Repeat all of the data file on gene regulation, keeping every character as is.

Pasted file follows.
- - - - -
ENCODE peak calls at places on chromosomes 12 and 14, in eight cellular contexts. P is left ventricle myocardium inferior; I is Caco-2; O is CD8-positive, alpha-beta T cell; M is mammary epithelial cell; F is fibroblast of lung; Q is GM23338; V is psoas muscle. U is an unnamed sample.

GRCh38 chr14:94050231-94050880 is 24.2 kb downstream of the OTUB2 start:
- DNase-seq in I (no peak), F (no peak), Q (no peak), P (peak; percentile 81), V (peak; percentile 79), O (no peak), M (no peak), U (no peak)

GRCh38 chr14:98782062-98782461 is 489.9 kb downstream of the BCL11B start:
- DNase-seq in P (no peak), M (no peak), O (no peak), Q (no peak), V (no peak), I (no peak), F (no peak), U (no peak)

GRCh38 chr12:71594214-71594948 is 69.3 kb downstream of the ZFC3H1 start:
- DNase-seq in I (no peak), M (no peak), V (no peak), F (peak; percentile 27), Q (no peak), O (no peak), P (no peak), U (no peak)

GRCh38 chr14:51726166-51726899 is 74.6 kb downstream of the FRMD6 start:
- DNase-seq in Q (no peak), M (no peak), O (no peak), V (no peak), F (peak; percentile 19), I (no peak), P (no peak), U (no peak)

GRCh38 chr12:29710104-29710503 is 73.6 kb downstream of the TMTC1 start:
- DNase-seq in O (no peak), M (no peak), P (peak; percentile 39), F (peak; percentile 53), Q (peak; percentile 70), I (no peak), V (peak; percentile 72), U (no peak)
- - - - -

ENCODE peak calls at places on chromosomes 12 and 14, in eight cellular contexts. P is left ventricle myocardium inferior; I is Caco-2; O is CD8-positive, alpha-beta T cell; M is mammary epithelial cell; F is fibroblast of lung; Q is GM23338; V is psoas muscle. U is an unnamed sample.

GRCh38 chr14:94050231-94050880 is 24.2 kb downstream of the OTUB2 start:
- DNase-seq in I (no peak), F (no peak), Q (no peak), P (peak; percentile 81), V (peak; percentile 79), O (no peak), M (no peak), U (no peak)

GRCh38 chr14:98782062-98782461 is 489.9 kb downstream of the BCL11B start:
- DNase-seq in P (no peak), M (no peak), O (no peak), Q (no peak), V (no peak), I (no peak), F (no peak), U (no peak)

GRCh38 chr12:71594214-71594948 is 69.3 kb downstream of the ZFC3H1 start:
- DNase-seq in I (no peak), M (no peak), V (no peak), F (peak; percentile 27), Q (no peak), O (no peak), P (no peak), U (no peak)

GRCh38 chr14:51726166-51726899 is 74.6 kb downstream of the FRMD6 start:
- DNase-seq in Q (no peak), M (no peak), O (no peak), V (no peak), F (peak; percentile 19), I (no peak), P (no peak), U (no peak)

GRCh38 chr12:29710104-29710503 is 73.6 kb downstream of the TMTC1 start:
- DNase-seq in O (no peak), M (no peak), P (peak; percentile 39), F (peak; percentile 53), Q (peak; percentile 70), I (no peak), V (peak; percentile 72), U (no peak)